Carlton Ware ‘foxglove’ sauce boat
made in England, c.1940s
I have written about Carlton Ware ‘salad ware’ previously – I love all the botanical specimens featured in this series- they all have embossed, hand-painted flower patterns. This sauce boat has a green ground- it also came in yellow and peach- and it has a matching green saucer with embossed leaves. The foxglove sauce boat is pattern number 1897.
I’ve teamed the sauce boat with some wattle flowers- a bit of a mixed-metaphor botanically speaking, but pleasing to look at none-the-less. The sauce boat can be used – as a sauce boat- or a jug or – more interestingly- as an impromptu vase.
The sauce boat is in good condition [no chips, cracks or crazing] and is for sale: $AUD45
Olivetti ‘lettera’ 32 typewriter
made in Barcelona, Spain 1963
The portable ‘lettera’ typewriter was designed by Marcello Nizzoli for Olivetti in 1963 and was made until 1975. It was a popular machine for journalists- and this was the baby Cormac McCarthy used to write his novels [well, not this exact one- his was sold in 2009 for $254,000. McCarthy bought it in 1963 for $50.]
The lettera features automatic ribbon reversal at the end of the spool [rather handy] and prints in black and red ink. The typewriter ribbon is still available for purchase and the ribbon in the machine is still good to go. The lettera comes in a stylish vinyl case [not pictured] which makes it truly portable and it is working perfectly – take it from an old touch typist.
There are a number of sites devoted to typewriters and typewriter collection: two good ones are: http://www.mytypewriter.com and http://www.oztypewriter.blogspot – the organ of the Australian Typewriter Museum in Canberra. Both sites speak highly of the lettera- it’s ‘beautiful and a work horse’.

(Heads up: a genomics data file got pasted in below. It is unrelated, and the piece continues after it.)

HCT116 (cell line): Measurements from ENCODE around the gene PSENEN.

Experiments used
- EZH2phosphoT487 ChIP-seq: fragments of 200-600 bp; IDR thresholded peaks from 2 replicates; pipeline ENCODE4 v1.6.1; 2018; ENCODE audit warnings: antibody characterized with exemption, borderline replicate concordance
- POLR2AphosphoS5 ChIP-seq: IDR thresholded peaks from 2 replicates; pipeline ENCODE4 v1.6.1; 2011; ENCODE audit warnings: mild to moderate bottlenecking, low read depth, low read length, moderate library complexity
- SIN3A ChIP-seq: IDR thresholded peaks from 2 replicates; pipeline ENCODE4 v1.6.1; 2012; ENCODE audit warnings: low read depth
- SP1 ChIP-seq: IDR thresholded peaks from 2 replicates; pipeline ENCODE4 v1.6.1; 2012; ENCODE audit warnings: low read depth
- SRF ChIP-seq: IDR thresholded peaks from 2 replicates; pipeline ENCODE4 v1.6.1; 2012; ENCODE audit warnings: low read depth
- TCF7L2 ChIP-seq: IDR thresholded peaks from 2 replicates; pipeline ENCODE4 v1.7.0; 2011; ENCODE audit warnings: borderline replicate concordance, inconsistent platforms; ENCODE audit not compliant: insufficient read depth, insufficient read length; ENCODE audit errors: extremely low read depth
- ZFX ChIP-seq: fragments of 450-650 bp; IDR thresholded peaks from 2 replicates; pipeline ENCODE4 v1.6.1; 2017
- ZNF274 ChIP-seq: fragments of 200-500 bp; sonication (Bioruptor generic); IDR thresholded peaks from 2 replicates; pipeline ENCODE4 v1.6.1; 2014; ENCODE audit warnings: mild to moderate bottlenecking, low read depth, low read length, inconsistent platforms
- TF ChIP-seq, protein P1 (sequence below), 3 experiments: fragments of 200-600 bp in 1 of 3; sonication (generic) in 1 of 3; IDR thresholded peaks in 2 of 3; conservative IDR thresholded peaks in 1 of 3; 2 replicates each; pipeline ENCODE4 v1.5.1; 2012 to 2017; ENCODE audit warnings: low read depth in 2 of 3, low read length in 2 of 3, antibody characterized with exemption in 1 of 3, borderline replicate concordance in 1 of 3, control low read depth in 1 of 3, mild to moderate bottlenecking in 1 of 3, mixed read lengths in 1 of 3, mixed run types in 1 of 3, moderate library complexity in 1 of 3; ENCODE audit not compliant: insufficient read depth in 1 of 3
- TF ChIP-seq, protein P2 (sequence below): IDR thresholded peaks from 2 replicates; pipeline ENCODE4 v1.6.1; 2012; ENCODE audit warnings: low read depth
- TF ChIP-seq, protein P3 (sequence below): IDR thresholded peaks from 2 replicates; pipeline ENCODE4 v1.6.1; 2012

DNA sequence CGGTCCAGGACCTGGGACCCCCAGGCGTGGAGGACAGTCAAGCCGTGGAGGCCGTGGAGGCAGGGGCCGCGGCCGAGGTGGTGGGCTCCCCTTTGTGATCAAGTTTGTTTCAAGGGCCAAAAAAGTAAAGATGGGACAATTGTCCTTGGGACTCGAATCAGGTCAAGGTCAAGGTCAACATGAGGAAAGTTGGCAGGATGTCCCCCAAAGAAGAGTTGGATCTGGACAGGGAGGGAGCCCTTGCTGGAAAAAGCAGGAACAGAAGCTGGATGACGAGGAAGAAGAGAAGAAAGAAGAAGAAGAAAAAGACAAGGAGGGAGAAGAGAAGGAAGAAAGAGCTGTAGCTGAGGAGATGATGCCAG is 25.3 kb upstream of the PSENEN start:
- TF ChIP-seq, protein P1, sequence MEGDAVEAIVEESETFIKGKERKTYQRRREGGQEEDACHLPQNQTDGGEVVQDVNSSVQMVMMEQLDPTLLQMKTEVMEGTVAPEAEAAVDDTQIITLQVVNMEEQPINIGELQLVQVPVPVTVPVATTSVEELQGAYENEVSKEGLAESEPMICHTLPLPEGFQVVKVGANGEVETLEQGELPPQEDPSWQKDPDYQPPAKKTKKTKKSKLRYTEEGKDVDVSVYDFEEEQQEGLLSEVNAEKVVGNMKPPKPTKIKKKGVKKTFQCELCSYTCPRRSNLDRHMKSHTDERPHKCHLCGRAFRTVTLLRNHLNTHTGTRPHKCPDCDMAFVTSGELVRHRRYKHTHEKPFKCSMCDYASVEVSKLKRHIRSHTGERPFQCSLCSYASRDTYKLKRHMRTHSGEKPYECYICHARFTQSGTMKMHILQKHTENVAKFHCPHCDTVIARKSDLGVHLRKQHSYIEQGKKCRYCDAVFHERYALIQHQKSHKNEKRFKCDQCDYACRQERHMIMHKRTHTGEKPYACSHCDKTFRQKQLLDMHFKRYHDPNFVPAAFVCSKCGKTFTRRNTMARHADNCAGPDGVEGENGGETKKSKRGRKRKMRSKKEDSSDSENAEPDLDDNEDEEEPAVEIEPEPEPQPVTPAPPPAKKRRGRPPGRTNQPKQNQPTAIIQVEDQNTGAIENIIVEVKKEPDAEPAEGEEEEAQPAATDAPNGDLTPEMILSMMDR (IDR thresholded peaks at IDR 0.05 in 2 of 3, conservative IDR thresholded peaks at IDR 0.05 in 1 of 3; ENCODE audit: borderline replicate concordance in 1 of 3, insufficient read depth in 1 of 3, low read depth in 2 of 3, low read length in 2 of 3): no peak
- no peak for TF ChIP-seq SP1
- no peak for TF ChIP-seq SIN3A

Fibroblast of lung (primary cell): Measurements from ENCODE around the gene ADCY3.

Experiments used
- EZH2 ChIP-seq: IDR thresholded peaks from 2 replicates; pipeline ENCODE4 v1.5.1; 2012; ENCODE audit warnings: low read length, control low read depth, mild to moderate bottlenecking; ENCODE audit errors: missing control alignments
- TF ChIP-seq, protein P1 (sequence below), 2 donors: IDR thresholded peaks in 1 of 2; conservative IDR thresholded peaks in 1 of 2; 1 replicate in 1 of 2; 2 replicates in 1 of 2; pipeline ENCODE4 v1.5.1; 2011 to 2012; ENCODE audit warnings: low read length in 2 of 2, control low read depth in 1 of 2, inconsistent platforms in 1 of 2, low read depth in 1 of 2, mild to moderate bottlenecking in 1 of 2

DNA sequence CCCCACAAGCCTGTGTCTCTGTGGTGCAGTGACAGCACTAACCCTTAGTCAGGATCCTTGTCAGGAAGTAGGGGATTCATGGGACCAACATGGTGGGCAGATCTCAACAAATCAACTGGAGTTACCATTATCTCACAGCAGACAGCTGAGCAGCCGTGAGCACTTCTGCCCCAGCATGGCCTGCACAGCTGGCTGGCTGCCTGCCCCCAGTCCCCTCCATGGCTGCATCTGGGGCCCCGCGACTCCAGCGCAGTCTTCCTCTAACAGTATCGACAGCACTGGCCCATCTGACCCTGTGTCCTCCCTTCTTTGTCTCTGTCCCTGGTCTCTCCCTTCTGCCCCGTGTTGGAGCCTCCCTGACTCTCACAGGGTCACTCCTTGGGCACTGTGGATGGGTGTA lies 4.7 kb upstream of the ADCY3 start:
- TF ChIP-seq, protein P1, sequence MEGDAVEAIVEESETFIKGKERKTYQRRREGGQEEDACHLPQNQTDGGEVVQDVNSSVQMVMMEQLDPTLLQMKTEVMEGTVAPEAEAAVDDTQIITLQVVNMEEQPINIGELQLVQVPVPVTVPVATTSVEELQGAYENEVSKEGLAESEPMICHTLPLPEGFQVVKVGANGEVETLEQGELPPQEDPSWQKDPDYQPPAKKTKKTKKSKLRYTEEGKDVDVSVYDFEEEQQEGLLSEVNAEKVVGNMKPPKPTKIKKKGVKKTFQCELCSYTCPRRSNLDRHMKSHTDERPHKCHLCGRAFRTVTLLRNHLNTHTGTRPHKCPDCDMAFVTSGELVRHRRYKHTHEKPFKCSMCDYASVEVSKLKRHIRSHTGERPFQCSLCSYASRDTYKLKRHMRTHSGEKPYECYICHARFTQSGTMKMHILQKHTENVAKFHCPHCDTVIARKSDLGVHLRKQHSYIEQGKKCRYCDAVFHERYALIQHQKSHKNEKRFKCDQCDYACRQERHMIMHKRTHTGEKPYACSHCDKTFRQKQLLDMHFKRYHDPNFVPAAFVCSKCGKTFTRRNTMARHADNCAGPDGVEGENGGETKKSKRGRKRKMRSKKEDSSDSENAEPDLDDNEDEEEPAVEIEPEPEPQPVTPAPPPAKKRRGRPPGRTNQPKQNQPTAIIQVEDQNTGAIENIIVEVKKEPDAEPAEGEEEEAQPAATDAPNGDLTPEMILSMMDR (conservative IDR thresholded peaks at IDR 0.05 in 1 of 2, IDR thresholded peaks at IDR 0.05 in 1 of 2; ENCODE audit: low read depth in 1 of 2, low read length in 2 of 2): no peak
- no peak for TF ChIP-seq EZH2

A working lettera in its original case on Ebay is worth upwards of $475 – and I am loathe to part with it because it is such a fine machine.
For you, dear reader, it is offered for sale for $AUD325.
These vases are ‘extreme’ kitsch. Nothing says ‘I am here to hold your flowers’ like a horse, flamingo or garishly coloured swallow. It’s entirely possible I am the only person in the world who likes them. Certainly their manufacturer was reticent to put their name to the vases…they are all unmarked.
The vases look even better when bright, garish flowers are added…the weird juxtaposition of a rearing horse holding flower stems in its front legs is hilarious. That’s why I like kitsch…it’s often –unwittingly- very funny.
Bartone bakelite picnic plates
made in Australia, c.1940s
This picnic set is a delightful mottled green colour- you might remember me posting another Bartone set that is mottled orangey-brown. Bartone specialised in producing picnic ware, often with this mottley shading, and the pieces all have catalogued numbers and a map of Australia cast on the underside. The large plates are Cat No B164, the small plates B165.
This set of plates is in remarkable condition for its vintage, and would make for a great retro picnic!
Hanimex ‘Mini’ folding slide projector
made in Sydney, Australia c.1950s
This neat little projector folds out to show slides in both 16mm and 35mm slide formats. It has a P-Rokkor 2.5/40mm lens and uses a 75watt lamp; I have it on good authority that replacement lamps are still available. The projector works a treat – it’s been checked over by an electrician – and has an ‘automatic’ slide feed to allow you to load two slides at a time [!!] It comes in its original box, which sadly has been mended with masking tape.
Perfect for your next slide night or to add to your burgeoning Hanimex collection. I am reluctantly parting this projector- it’s a beautiful as well as a functional object. [I may have mentioned that I have nine [9!] slide projectors.]
The Boyds are a famous Australian family of artists. Martin Boyd was the ceramist in the family – and his pottery started in Cremorne, Sydney in 1946. The pottery was in operation from 1946-1964, with 1957-58 being the peak production period.